For a person with diabetes, is a large bowl of lentil soup or a plate of pasta, for example, a healthy meal choice? Depending on several different factors, such as whether the patient is taking diabetes medication and what other carbohydrate foods will be eaten at the same meal, the answer could be yes or no. One of the best ways a patient can tell is to perform a blood sugar test about 2 hours after starting the meal, and find out if the level is higher than what his or her healthcare professional recommends.
Today, nearly two-thirds of the 12 million Americans diagnosed with type 2 diabetes have blood sugar levels that are out of control, putting them at risk for serious complications. Testing and controlling blood sugar, however, can help people with diabetes feel better and reduce their risk for complications like eye, nerve and kidney damage.
Recommending that patients test and control their blood sugar levels before meals is an important and common approach to helping manage diabetes. However, some doctors believe that testing and controlling after-meal blood sugars can be just as important for patients whose blood sugar is not under control. The reason is that testing blood sugar two hours after the start of a meal-about the time a person's blood sugar levels peak in response to food-can help diabetes patients understand the direct impact of the food they've just eaten on their blood sugar. This, in turn, can help patients make healthier food choices.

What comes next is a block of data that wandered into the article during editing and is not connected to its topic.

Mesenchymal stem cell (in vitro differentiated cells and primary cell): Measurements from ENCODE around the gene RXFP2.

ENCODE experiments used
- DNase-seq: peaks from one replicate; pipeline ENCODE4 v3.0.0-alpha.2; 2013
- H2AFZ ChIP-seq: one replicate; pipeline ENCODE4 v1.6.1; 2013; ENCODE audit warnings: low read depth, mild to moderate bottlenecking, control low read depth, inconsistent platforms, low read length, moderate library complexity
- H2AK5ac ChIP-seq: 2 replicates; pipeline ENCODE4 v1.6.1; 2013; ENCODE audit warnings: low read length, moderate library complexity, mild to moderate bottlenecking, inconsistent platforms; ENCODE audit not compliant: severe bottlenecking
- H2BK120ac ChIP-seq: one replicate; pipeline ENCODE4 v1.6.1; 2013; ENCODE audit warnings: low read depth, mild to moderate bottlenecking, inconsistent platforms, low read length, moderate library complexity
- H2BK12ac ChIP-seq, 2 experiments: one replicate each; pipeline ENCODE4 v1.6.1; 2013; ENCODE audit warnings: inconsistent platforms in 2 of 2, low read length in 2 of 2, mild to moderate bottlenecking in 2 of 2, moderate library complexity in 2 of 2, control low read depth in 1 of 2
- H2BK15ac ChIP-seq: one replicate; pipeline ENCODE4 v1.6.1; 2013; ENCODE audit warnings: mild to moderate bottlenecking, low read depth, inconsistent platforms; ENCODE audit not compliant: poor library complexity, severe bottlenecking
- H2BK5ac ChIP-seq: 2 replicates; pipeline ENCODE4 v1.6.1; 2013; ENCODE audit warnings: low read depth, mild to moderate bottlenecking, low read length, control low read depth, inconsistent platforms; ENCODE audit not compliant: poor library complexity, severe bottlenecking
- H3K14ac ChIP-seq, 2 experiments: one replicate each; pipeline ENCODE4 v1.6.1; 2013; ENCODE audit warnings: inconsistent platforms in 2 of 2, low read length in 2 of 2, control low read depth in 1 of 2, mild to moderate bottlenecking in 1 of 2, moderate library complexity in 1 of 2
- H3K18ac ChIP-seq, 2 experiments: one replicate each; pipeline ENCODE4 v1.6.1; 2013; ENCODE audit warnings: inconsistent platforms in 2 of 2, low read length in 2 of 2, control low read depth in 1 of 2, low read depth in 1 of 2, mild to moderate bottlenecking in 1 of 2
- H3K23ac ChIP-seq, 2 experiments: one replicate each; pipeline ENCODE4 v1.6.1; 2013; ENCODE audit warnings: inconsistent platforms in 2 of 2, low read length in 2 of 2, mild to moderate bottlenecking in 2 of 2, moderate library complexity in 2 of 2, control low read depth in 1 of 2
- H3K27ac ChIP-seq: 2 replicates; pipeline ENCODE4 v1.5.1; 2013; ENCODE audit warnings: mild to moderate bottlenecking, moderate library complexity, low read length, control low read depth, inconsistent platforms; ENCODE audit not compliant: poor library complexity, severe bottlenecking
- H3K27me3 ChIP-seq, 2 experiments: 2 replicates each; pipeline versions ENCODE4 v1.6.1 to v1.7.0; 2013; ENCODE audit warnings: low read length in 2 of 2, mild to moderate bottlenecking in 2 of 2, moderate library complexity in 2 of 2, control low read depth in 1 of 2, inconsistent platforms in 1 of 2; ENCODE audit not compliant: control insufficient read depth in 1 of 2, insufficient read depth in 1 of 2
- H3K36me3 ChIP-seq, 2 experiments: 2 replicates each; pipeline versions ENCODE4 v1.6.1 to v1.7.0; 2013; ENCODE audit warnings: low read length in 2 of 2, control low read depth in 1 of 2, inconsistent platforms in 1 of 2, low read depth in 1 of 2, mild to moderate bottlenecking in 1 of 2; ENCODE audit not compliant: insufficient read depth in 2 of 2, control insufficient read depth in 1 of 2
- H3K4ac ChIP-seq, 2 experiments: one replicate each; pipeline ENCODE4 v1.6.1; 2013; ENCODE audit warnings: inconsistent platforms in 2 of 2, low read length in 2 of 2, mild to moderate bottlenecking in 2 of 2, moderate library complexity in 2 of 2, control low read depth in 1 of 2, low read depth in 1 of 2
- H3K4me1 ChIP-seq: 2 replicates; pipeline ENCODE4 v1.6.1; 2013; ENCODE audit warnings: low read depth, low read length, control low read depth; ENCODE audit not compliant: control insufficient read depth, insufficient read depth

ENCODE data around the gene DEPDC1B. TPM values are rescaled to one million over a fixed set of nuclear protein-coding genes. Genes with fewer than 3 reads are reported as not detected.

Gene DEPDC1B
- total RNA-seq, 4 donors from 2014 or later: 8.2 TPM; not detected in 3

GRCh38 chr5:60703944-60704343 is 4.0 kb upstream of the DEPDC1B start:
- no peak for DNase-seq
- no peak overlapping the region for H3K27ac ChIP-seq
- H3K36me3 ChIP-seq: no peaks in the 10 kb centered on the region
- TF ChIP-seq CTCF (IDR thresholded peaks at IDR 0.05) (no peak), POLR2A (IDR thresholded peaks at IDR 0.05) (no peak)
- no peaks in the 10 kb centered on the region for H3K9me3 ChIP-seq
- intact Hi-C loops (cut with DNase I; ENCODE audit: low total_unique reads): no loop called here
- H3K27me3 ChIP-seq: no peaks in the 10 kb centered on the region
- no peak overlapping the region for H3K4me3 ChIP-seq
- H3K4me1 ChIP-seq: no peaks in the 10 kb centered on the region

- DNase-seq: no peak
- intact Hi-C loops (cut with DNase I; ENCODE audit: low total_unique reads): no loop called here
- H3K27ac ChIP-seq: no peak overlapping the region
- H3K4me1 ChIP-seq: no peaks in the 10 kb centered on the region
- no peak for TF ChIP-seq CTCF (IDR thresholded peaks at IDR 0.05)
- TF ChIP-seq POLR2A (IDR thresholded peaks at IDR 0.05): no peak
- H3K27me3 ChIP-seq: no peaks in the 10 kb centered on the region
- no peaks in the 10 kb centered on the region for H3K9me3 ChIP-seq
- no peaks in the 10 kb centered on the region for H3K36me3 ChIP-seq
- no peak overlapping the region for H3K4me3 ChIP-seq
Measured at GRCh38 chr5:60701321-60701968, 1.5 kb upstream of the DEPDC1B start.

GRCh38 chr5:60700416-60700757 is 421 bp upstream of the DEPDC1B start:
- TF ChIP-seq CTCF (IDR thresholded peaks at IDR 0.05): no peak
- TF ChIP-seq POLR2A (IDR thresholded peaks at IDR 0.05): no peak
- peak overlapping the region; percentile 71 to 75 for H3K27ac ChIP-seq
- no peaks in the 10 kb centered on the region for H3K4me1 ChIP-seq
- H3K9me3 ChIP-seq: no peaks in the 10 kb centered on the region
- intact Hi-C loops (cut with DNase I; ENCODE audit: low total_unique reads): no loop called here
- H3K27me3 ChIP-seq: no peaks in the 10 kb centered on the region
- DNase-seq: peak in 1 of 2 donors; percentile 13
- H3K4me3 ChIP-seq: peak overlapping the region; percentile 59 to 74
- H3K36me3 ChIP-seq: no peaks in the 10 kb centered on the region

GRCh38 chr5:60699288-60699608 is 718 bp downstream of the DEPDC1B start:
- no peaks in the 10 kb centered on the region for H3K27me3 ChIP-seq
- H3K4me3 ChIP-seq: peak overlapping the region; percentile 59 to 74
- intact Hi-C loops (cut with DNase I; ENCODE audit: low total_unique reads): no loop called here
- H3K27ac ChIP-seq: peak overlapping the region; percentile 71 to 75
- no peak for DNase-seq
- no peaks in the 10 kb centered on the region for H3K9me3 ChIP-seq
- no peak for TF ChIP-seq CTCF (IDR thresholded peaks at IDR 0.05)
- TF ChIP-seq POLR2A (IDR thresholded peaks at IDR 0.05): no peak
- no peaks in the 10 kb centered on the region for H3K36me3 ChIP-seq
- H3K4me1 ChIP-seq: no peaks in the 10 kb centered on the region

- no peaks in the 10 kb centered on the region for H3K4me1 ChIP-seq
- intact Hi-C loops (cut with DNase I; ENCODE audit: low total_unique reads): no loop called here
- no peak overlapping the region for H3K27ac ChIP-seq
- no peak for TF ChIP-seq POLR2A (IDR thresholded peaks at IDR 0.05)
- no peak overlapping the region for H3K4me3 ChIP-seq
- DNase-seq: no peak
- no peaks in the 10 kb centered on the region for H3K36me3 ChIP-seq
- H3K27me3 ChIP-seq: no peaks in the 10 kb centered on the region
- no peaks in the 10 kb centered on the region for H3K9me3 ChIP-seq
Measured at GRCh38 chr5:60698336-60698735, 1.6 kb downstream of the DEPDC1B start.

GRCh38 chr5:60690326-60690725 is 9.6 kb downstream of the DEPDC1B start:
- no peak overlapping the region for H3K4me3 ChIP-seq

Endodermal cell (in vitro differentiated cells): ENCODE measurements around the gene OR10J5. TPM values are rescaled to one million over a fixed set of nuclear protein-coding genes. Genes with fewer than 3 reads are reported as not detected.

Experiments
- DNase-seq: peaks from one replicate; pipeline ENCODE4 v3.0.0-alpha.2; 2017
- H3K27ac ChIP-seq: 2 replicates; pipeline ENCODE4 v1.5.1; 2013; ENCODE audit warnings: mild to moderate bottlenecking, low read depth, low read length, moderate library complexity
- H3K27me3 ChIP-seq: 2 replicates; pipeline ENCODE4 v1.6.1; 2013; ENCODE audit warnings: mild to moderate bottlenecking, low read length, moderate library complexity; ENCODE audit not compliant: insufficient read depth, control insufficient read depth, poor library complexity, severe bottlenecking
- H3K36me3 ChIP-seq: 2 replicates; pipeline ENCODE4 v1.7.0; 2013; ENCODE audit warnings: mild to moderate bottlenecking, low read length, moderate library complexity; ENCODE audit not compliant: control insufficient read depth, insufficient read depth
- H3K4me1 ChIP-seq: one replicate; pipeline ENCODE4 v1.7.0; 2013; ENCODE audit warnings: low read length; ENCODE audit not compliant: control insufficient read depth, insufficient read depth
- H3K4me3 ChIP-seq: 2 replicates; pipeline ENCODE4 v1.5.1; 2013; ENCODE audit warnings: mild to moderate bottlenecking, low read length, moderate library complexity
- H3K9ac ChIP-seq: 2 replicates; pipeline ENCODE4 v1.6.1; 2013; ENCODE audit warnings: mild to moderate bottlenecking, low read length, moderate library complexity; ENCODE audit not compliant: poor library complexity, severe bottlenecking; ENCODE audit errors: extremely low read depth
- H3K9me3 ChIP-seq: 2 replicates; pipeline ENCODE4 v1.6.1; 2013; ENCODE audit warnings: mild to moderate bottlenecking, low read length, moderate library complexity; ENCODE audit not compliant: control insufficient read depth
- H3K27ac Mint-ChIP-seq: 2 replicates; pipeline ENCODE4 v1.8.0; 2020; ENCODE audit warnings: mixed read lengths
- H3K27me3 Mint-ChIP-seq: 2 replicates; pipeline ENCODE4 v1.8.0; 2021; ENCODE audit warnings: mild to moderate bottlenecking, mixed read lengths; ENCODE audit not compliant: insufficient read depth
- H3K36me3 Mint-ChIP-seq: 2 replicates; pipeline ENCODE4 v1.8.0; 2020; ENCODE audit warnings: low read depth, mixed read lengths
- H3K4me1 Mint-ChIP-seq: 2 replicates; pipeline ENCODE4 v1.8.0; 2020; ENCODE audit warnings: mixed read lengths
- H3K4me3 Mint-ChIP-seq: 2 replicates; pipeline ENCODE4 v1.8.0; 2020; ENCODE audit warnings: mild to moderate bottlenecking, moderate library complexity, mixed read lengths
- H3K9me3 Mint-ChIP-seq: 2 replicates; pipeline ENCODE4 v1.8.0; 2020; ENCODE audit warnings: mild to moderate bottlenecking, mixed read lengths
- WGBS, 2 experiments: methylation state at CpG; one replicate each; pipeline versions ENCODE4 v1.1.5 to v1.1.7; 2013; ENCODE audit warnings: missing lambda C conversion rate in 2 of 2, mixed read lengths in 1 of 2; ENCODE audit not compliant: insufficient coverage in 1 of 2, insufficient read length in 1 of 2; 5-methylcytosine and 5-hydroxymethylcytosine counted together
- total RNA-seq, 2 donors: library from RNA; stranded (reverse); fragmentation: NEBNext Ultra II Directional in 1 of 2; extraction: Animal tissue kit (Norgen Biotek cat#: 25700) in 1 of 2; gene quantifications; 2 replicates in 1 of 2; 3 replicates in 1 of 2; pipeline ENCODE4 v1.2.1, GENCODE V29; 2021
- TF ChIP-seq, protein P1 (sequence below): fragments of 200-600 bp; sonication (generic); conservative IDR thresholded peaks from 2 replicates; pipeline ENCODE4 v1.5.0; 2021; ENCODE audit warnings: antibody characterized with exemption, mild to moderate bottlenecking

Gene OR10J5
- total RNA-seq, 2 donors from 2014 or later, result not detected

In addition, while some patients test and keep their pre-meal blood sugars well controlled, their overall control of their blood sugar, as measured by a lab test known as an A1c, may be too high. In these cases, because high after-meal blood sugar levels may be contributing to the poor A1c averages, the American Diabetes Association (ADA) suggests that such patients may benefit from incorporating some after-meal blood sugar testing into their treatment plan. According to the ADA, diabetes patients should aim for an A1c level of 7 percent or lower.
"Testing blood sugar around a meal-both before and two hours after-can really help diabetes patients better understand the true impact their food choices have had on their blood sugar," explains Lance Porter, editor of the monthly magazine Diabetes Positive! and author of the book, "28 Days to Diabetes Control!." "When patients learn which foods are most likely to cause after-meal spikes in their blood sugar levels, they can become better at preventing those spikes and keeping their sugar levels in a safe and healthy range."
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A study published in Diabetes Care showed that testing blood sugar before and after meals on just two days a week-combined with standardized counseling and keeping a blood sugar/food diary-improved the patients' A1c levels (the major test for good diabetes control) significantly better than those not following such a program.
*The American Diabetes Association recommends that patients keep their A1c levels at 7.0 or lower.